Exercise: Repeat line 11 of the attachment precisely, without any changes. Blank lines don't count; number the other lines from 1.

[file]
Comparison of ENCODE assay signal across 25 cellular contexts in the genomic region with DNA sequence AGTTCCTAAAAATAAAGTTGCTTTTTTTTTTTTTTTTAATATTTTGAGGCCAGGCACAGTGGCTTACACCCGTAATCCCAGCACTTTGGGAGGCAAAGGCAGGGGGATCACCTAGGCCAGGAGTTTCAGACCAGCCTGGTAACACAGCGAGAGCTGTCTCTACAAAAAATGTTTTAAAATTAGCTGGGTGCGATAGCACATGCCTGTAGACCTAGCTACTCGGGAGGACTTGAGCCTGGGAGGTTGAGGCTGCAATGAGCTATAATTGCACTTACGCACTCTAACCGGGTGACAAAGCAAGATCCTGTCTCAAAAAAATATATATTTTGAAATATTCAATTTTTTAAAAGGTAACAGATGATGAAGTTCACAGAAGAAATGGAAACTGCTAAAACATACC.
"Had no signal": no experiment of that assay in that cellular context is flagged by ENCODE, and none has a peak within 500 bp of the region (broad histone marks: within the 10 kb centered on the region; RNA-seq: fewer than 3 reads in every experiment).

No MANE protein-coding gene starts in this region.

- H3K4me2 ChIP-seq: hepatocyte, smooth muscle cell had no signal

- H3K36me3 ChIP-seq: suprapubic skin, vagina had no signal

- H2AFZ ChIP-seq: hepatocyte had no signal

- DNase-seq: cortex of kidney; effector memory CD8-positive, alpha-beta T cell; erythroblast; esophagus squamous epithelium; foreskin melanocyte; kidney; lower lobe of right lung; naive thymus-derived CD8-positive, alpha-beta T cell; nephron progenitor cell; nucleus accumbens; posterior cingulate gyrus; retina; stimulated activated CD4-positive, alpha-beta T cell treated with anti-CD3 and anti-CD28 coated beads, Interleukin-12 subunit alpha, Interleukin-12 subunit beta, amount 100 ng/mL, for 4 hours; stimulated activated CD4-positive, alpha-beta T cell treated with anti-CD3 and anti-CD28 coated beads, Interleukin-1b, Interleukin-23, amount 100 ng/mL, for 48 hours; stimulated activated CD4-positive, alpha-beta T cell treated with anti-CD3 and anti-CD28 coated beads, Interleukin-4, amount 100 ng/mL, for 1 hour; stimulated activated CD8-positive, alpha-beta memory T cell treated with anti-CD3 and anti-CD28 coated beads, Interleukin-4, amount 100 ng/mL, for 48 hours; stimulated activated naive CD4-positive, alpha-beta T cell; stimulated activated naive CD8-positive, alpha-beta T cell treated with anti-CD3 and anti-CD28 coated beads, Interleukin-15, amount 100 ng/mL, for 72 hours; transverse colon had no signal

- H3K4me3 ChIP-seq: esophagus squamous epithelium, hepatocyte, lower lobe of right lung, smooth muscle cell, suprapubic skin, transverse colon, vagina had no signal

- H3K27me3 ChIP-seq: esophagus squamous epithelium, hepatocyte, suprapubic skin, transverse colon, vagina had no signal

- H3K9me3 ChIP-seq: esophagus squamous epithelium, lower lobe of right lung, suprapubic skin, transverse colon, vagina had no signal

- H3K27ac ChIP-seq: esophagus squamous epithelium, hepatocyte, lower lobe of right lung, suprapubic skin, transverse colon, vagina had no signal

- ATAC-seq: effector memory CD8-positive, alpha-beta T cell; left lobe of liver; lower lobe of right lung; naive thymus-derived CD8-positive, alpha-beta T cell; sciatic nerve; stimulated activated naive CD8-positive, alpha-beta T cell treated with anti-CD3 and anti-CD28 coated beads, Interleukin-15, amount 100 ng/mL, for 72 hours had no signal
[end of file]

- H3K27ac ChIP-seq: esophagus squamous epithelium, hepatocyte, lower lobe of right lung, suprapubic skin, transverse colon, vagina had no signal